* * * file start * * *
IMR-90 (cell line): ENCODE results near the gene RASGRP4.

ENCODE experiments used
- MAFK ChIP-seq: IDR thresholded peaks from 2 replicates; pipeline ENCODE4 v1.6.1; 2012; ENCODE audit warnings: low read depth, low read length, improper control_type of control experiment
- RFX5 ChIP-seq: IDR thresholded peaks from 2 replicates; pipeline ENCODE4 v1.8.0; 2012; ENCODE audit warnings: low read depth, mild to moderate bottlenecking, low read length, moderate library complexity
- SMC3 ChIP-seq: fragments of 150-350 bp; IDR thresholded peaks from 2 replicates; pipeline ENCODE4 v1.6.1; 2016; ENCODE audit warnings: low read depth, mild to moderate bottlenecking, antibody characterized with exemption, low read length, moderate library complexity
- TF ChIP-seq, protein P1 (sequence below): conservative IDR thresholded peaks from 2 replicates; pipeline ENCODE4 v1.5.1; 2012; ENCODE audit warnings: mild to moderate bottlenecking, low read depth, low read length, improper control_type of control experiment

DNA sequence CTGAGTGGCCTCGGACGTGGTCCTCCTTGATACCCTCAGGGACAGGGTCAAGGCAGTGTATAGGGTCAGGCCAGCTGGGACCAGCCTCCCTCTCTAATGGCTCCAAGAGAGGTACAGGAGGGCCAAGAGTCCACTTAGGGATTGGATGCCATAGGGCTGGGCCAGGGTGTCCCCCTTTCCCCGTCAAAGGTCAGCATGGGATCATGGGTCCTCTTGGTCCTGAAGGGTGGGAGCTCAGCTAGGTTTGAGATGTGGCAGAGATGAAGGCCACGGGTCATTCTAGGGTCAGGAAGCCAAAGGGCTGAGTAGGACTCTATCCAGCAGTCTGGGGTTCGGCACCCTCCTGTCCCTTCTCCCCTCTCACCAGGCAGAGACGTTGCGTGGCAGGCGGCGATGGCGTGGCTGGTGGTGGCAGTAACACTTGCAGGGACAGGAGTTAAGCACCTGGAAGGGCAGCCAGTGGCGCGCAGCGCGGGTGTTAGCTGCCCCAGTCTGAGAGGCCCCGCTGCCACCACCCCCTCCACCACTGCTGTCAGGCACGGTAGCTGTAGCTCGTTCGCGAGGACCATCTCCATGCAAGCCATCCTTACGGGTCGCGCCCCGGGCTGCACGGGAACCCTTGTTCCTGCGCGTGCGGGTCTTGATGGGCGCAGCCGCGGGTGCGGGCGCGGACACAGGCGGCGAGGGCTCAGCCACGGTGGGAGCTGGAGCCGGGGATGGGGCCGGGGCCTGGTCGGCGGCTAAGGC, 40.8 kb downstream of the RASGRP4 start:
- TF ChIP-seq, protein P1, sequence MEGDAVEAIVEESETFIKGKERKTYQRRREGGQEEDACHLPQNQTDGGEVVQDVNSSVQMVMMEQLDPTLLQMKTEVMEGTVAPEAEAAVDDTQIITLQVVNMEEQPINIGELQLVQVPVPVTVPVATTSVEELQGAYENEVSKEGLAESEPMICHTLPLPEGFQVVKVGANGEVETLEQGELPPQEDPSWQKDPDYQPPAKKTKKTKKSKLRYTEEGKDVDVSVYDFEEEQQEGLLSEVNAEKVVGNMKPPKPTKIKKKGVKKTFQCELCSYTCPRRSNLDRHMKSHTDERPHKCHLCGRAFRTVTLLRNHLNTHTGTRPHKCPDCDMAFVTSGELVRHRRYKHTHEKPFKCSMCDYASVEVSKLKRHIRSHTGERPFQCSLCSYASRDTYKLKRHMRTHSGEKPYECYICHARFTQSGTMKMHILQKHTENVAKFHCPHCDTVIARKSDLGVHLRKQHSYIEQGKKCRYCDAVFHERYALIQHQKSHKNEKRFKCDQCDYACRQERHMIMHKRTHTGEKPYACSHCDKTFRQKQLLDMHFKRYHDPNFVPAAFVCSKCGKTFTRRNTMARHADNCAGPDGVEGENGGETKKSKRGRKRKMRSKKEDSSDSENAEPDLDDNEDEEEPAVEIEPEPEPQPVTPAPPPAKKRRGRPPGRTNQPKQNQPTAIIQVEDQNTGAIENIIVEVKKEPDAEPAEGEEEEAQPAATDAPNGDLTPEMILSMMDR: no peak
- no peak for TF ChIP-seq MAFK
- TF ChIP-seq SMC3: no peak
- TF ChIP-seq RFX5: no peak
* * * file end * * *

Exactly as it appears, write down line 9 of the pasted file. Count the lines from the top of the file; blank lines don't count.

- no peak for TF ChIP-seq MAFK